Aunt Frances or “Aunt Kissably” as I affectionately call her, was my Uncle Vickie’s long time girlfriend and the mother of 4 of his children. They never married but I used to always pray they would. Ultimately, it really didn’t matter because the love they had for each other didn’t need to be formalized; they were ride or die for each other right up until Uncle Vickie passed away and she passed away a few years later due to the heartache, some say. Aunt Kissably had this soft, sweet high pitched voice that went so well with her demeanor. She was in foster care as a child just like me, so she cherished the family she created deeply.

I honor Aunt Kissably by fiercely protecting and loving on the family I have created for myself.

Aunt Buttons

Aunt Buttons’ real name is Bessie Lou; I didn’t even know that until a few years ago because I never called her that nor heard anyone else call her that.  She was Grandma Mattie’s daughter and although she struggled with addiction, she loved me fiercely.  I can remember one time my grandmother punished me and sent me upstairs and my Aunt Buttons snuck up and gave me an orange soda and jelly donut.  That memory has stayed with me all these years because it speaks to our relationship and how she looked out for me. She would take me around the neighborhood to greet her friends, they’d all give me a dollar and then she’d take me to the corner store to get snacks.  I lost her when I was about 7 years old to Cirrhosis of the liver and complications from AIDS. 

I honor Aunt Buttons my living life my way while never forgetting to love on those that are coming up after me.


My mother was murdered when I was almost 3 years old by someone close to her.  That violation sent my life in a spiral and I went to live with my grandmother, then my uncle, then into foster care.  Although I didn’t have much time with her, our bond was/is strong and is one that I can’t really explain in words.  Neither time nor space has affected how much I love her. I have been told she was fun, the life of the party and was the favorite aunt that was at everyone’s events, encouraging and celebrating them.  I am a spitting image of her, except I am a lighter version.  Among the other attributes she passed to me, I’m most proud to wear her smile.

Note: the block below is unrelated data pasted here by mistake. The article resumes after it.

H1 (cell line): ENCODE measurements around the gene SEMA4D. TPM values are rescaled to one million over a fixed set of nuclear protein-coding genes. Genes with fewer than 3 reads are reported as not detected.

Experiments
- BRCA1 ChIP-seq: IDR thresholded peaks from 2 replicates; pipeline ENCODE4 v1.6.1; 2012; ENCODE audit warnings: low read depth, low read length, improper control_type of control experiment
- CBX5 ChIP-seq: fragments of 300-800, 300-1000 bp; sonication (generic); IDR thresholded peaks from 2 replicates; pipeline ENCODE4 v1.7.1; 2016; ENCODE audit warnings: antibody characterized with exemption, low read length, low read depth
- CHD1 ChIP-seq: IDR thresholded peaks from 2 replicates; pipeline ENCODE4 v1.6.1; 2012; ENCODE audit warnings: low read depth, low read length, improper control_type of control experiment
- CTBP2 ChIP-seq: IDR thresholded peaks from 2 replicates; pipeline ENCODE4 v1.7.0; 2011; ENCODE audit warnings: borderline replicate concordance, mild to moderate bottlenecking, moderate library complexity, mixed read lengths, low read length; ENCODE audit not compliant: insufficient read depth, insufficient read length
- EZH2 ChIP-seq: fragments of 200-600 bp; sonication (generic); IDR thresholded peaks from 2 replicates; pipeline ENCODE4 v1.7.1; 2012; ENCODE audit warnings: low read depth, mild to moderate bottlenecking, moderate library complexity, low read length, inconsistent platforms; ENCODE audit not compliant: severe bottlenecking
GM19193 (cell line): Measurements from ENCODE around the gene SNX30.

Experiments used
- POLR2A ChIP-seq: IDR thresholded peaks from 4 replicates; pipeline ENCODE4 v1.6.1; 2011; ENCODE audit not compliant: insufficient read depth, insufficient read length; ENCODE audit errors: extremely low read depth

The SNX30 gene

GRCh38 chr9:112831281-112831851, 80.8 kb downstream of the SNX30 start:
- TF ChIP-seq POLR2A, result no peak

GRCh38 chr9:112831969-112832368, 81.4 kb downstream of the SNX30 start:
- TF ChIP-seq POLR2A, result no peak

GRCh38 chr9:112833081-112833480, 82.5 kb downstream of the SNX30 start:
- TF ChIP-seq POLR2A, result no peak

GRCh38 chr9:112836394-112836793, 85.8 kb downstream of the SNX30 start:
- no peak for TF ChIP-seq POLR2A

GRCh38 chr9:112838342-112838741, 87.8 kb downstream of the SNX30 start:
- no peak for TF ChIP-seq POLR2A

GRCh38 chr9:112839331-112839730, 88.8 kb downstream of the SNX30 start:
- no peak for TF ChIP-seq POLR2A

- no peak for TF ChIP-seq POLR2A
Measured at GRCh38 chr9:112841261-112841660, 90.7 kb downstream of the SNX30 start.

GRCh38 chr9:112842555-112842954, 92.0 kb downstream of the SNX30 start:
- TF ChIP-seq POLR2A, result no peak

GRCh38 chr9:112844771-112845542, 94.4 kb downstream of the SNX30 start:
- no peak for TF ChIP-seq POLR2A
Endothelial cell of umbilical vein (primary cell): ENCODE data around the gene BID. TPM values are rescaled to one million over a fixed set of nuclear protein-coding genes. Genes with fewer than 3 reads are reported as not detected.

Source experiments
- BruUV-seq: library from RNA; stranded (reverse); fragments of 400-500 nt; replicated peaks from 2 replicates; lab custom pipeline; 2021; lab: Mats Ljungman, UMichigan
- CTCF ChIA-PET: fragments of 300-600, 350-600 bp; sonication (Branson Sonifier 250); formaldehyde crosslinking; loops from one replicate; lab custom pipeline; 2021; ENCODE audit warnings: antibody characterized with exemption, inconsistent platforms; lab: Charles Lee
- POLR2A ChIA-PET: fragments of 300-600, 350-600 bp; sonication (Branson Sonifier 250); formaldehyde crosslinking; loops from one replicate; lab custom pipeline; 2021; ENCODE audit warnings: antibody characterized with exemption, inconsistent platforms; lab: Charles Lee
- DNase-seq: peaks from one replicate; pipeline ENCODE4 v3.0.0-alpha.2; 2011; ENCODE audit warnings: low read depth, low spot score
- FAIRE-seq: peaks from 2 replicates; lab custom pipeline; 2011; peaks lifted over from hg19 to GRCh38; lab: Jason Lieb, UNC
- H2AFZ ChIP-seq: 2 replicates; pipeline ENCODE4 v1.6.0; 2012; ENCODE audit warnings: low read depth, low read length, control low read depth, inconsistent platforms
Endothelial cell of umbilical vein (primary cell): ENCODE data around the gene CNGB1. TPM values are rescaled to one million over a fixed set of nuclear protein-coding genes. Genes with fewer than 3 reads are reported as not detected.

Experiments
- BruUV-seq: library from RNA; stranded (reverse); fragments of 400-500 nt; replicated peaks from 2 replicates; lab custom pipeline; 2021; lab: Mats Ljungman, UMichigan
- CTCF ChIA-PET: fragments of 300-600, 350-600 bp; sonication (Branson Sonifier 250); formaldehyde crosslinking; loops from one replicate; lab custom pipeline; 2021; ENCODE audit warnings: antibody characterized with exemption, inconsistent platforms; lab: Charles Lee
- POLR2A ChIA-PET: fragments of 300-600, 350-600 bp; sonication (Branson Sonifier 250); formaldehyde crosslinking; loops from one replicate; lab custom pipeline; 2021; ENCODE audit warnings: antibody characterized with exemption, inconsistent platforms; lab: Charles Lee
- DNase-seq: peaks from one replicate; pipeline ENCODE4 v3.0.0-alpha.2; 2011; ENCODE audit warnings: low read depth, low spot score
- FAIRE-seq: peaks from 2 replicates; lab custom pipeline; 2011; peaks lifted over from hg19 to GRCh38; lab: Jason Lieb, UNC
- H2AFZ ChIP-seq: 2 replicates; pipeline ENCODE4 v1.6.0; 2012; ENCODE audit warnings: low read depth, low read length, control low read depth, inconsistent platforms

I honor my mother by healing the parts of me that are tied to her pain and our shared trauma around her death.  In healing myself, I heal her so her spirit can truly be free.

Aunt Deb

When my mother died, her best friend, Virginia Gunthrop became my godmother and promised to look out for me in my mother’s absence.  Over the past 38 years, she has stayed true to that promise. Her home has become a place I can call home too. Her family has become my family. Aunt Deb is my Godmother’s Sister.  We bonded deeply while I was in college. I would come home on breaks and spend quality time with Aunt Deb. We’d watch game shows and talk for hours. She even taught me how to make her famous buttered potatoes. She knew things about me that no one else knew and never repeated them. She was real and would tell me when I was wrong and lifted me up and encouraged me even more. She transitioned right before my son was born in 2010 after a long battle with cancer. 

I honor my Aunt Deb by helping people learn how to care for themselves and prevent avoidable help issues using nature’s herbal remedies.

I am my ancestors answered prayers.